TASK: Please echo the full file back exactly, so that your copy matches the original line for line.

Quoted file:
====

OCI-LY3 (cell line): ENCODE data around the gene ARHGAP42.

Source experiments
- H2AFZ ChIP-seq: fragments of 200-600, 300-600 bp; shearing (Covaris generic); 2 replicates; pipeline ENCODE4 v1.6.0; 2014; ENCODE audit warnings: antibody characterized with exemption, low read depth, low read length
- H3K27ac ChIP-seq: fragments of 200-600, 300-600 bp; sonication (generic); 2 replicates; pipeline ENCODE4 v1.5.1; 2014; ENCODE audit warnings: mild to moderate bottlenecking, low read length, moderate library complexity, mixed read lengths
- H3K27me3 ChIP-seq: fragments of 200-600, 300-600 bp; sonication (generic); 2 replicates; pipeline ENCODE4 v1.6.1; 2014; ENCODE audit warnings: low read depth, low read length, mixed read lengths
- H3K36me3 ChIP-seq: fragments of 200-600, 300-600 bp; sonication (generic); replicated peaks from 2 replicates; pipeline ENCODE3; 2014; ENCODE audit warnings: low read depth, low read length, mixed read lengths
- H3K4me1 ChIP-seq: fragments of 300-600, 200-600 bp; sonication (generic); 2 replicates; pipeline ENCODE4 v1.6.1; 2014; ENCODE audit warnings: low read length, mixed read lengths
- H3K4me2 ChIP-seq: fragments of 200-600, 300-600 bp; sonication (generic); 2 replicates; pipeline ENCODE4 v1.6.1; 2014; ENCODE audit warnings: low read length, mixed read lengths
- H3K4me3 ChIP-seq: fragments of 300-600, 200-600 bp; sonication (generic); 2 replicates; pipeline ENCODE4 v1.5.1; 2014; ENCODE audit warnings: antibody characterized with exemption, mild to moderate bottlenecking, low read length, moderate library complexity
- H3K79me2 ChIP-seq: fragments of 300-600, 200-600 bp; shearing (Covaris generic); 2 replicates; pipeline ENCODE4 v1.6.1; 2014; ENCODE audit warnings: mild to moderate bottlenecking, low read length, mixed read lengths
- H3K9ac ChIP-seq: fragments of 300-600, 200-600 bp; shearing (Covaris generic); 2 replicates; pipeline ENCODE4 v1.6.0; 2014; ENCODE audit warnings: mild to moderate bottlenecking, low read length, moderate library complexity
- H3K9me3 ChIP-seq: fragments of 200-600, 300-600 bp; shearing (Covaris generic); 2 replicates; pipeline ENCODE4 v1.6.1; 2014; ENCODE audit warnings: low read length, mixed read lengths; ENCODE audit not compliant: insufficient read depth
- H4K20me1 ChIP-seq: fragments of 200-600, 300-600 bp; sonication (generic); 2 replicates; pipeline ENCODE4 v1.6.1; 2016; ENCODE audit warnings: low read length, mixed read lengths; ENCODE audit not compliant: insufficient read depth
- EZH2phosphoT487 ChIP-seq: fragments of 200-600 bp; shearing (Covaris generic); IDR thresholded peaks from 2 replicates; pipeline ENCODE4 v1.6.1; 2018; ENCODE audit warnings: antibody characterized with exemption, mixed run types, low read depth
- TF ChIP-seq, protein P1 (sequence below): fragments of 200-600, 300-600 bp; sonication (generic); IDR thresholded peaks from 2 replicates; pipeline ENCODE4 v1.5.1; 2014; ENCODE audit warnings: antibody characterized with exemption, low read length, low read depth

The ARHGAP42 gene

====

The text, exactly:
OCI-LY3 (cell line): ENCODE data around the gene ARHGAP42.

Source experiments
- H2AFZ ChIP-seq: fragments of 200-600, 300-600 bp; shearing (Covaris generic); 2 replicates; pipeline ENCODE4 v1.6.0; 2014; ENCODE audit warnings: antibody characterized with exemption, low read depth, low read length
- H3K27ac ChIP-seq: fragments of 200-600, 300-600 bp; sonication (generic); 2 replicates; pipeline ENCODE4 v1.5.1; 2014; ENCODE audit warnings: mild to moderate bottlenecking, low read length, moderate library complexity, mixed read lengths
- H3K27me3 ChIP-seq: fragments of 200-600, 300-600 bp; sonication (generic); 2 replicates; pipeline ENCODE4 v1.6.1; 2014; ENCODE audit warnings: low read depth, low read length, mixed read lengths
- H3K36me3 ChIP-seq: fragments of 200-600, 300-600 bp; sonication (generic); replicated peaks from 2 replicates; pipeline ENCODE3; 2014; ENCODE audit warnings: low read depth, low read length, mixed read lengths
- H3K4me1 ChIP-seq: fragments of 300-600, 200-600 bp; sonication (generic); 2 replicates; pipeline ENCODE4 v1.6.1; 2014; ENCODE audit warnings: low read length, mixed read lengths
- H3K4me2 ChIP-seq: fragments of 200-600, 300-600 bp; sonication (generic); 2 replicates; pipeline ENCODE4 v1.6.1; 2014; ENCODE audit warnings: low read length, mixed read lengths
- H3K4me3 ChIP-seq: fragments of 300-600, 200-600 bp; sonication (generic); 2 replicates; pipeline ENCODE4 v1.5.1; 2014; ENCODE audit warnings: antibody characterized with exemption, mild to moderate bottlenecking, low read length, moderate library complexity
- H3K79me2 ChIP-seq: fragments of 300-600, 200-600 bp; shearing (Covaris generic); 2 replicates; pipeline ENCODE4 v1.6.1; 2014; ENCODE audit warnings: mild to moderate bottlenecking, low read length, mixed read lengths
- H3K9ac ChIP-seq: fragments of 300-600, 200-600 bp; shearing (Covaris generic); 2 replicates; pipeline ENCODE4 v1.6.0; 2014; ENCODE audit warnings: mild to moderate bottlenecking, low read length, moderate library complexity
- H3K9me3 ChIP-seq: fragments of 200-600, 300-600 bp; shearing (Covaris generic); 2 replicates; pipeline ENCODE4 v1.6.1; 2014; ENCODE audit warnings: low read length, mixed read lengths; ENCODE audit not compliant: insufficient read depth
- H4K20me1 ChIP-seq: fragments of 200-600, 300-600 bp; sonication (generic); 2 replicates; pipeline ENCODE4 v1.6.1; 2016; ENCODE audit warnings: low read length, mixed read lengths; ENCODE audit not compliant: insufficient read depth
- EZH2phosphoT487 ChIP-seq: fragments of 200-600 bp; shearing (Covaris generic); IDR thresholded peaks from 2 replicates; pipeline ENCODE4 v1.6.1; 2018; ENCODE audit warnings: antibody characterized with exemption, mixed run types, low read depth
- TF ChIP-seq, protein P1 (sequence below): fragments of 200-600, 300-600 bp; sonication (generic); IDR thresholded peaks from 2 replicates; pipeline ENCODE4 v1.5.1; 2014; ENCODE audit warnings: antibody characterized with exemption, low read length, low read depth

The ARHGAP42 gene